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Oxford University and AstraZeneca are the first vaccine makers to publish peer-reviewed results in a scientific journal. While they appear less promising than rival mRNA vaccines, it's a far cheaper and simpler serum.
The AstraZeneca-Oxford University coronavirus vaccine cleared a key hurdle Tuesday, as trial results published in the Lancet medical journal suggests the vaccine is safe and effective in an average 70% of participants.
The late-stage clinical trials were carried out in the United Kingdom, Brazil and South Africa and assessed vaccine safety in 23,745 participants, and protection against coronavirus in over 11,600 participants.
However, it remains unclear if the results will lead to a green light from regulators in the UK and elsewhere.
Mene Pangalos, a research and development head at AstraZeneca, said that the vaccine maker would submit requests for regulatory approval around the world.
"We hope that once the regulatory authorities review the data, we can get approval any time from the completion of the submission, which could be any time from the end of this year to early next year," he said, adding the "compelling" results "clearly show" the vaccine is effective and meets criteria for regulatory approval.
In late November, AstraZeneca and Oxford announced that the vaccine was up to 70% effective on average, and that up to 90% of people could be protected if a lower dose was administrated ahead of a full dose.
However, scientists had been waiting for more detailed information on the vaccine trial results.
The Lancet results did not provide answers as to why the vaccine was 62% effective for participants given two full doses, but 90% for a smaller sub-group given a half, then a full dose
The findings "will require further research as more data becomes available from the trial," the study said.
Additionally, less than 6% of the UK participants were given the lower dosage, and none of them were over 55 years old, suggesting more research will be needed to determine the vaccine's efficacy in older people.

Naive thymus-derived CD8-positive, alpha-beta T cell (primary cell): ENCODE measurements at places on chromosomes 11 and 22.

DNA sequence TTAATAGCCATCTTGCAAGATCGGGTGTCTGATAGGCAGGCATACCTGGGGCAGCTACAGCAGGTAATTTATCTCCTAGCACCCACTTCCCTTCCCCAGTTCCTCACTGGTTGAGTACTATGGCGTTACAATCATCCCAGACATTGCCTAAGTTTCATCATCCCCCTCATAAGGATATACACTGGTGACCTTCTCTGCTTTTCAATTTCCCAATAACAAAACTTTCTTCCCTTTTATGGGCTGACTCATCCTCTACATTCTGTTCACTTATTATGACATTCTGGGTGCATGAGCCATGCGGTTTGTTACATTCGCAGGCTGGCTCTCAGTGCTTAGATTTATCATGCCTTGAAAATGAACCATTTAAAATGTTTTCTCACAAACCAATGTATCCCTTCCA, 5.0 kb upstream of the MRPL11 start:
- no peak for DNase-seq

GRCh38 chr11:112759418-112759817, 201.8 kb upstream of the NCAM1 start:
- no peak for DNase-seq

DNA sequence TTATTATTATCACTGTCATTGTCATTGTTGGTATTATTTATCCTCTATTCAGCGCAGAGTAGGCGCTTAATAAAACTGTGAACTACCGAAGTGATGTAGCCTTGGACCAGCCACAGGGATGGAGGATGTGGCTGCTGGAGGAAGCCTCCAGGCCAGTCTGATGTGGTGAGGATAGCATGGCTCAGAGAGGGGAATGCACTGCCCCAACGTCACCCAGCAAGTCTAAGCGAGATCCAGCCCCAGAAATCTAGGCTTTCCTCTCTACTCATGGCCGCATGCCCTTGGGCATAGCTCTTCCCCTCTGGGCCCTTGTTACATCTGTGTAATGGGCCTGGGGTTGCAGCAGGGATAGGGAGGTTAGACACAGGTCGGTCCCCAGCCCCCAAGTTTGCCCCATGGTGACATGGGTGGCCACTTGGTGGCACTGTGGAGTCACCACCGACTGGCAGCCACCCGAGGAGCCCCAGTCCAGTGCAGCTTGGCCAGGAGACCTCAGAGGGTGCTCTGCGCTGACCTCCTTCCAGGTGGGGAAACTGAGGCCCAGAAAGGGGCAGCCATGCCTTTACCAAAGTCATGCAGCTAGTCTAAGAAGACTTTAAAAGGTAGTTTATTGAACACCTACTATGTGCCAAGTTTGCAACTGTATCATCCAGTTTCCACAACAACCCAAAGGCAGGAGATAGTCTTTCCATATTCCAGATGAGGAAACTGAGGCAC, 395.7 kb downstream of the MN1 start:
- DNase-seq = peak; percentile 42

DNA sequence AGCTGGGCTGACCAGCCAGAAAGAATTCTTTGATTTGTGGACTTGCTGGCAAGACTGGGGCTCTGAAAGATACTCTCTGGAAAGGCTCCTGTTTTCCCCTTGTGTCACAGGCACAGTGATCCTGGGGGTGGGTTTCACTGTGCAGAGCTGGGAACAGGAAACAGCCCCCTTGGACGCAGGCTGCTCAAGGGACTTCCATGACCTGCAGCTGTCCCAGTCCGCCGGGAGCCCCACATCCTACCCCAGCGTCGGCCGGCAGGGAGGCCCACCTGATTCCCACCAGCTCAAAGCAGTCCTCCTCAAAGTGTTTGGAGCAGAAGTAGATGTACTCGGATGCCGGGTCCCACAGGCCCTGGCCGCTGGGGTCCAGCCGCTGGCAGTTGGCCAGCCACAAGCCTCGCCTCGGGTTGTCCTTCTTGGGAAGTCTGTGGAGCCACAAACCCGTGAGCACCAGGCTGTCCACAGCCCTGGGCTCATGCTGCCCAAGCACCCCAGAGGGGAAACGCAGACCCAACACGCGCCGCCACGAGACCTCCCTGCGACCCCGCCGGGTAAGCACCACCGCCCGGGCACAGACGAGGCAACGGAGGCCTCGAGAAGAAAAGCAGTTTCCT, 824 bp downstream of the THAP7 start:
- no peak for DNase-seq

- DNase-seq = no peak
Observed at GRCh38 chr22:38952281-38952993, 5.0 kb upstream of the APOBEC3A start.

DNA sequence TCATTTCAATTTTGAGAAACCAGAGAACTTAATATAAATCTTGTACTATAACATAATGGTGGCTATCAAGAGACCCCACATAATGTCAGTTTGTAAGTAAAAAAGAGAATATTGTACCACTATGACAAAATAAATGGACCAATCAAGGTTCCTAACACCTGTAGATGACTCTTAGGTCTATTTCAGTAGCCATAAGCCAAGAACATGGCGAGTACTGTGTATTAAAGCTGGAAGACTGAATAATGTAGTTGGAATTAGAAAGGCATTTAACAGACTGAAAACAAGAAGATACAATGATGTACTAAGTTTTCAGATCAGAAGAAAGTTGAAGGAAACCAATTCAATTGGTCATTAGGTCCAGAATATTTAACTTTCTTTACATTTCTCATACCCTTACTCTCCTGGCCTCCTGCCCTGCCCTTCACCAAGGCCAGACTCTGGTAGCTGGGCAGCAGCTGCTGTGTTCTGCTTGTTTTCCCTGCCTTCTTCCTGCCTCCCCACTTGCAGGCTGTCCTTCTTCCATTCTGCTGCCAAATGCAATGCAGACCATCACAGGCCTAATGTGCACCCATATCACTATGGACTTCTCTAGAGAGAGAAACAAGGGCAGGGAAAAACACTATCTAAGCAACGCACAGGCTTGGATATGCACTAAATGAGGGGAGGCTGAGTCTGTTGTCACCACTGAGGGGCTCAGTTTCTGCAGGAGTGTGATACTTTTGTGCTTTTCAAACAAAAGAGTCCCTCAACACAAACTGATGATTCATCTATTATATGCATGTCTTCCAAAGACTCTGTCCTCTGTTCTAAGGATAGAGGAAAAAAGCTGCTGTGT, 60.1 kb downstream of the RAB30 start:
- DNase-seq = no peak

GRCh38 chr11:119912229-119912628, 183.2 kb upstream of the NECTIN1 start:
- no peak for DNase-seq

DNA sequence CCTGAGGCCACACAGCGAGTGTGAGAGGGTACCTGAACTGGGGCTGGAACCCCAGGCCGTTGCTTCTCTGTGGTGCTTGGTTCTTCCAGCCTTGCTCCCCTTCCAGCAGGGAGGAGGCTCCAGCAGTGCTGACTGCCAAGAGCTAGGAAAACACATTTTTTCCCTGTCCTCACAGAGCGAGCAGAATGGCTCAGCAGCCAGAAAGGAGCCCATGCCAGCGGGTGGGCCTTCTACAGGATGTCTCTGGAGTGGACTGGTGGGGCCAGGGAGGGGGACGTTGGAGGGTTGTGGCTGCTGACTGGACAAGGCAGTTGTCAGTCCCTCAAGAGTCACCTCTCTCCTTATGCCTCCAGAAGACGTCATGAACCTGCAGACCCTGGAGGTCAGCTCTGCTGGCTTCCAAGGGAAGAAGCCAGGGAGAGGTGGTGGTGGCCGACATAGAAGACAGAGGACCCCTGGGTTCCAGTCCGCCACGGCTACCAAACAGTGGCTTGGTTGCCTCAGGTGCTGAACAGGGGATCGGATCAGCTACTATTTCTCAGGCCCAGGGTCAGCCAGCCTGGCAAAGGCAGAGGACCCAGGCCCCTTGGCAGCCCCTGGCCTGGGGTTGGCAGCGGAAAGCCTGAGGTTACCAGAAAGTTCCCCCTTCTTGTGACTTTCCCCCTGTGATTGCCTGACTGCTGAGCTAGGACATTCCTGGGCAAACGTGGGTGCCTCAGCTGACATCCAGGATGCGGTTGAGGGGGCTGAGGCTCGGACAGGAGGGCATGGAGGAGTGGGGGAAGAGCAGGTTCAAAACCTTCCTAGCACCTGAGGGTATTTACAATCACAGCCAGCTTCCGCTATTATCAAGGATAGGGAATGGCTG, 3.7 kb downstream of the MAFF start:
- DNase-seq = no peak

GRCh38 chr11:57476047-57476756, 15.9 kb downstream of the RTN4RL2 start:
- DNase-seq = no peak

The announcement comes after the UK provided its first coronavirus inoculations on Tuesday. A 90-year-old woman received a the first dose of a vaccine developed by BioNTech and Pfizer, which was granted emergency approval by UK regulators last week. This vaccine, like a rival one by Moderna, claims a far higher efficacy rate, north of 90%.
However, both these vaccines are something of scientific firsts, using groundbreaking DNA editing technology. That makes the production process expensive, and means that they must be stored at - 70 degrees Celsius (- 94 Fahrenheit) at almost all times, which could make them practically unusable for countries with poorly developed medical facilities and infrastructure.
The AstraZeneca vaccine, which is being manufactured by India's Serum Institute, is seen as vital to stopping coronavirus in the developing world, as it is cheaper and easier to distribute.
Andrew Pollard, director of the Oxford Vaccine Group, told a press briefing on Tuesday that a range of vaccines would be needed to end the pandemic.
"This really can't be a competition between developers, this has to be in competition against the virus," Pollard said.
With several promising vaccines being developed simultaneously in record time, open questions remain about them all, not least concerning how long-term any immunity they convey might be. More typical development phases, run over several years, tend to deliver a more complete picture of efficacy.
wmr/msh (Reuters, AP, AFP)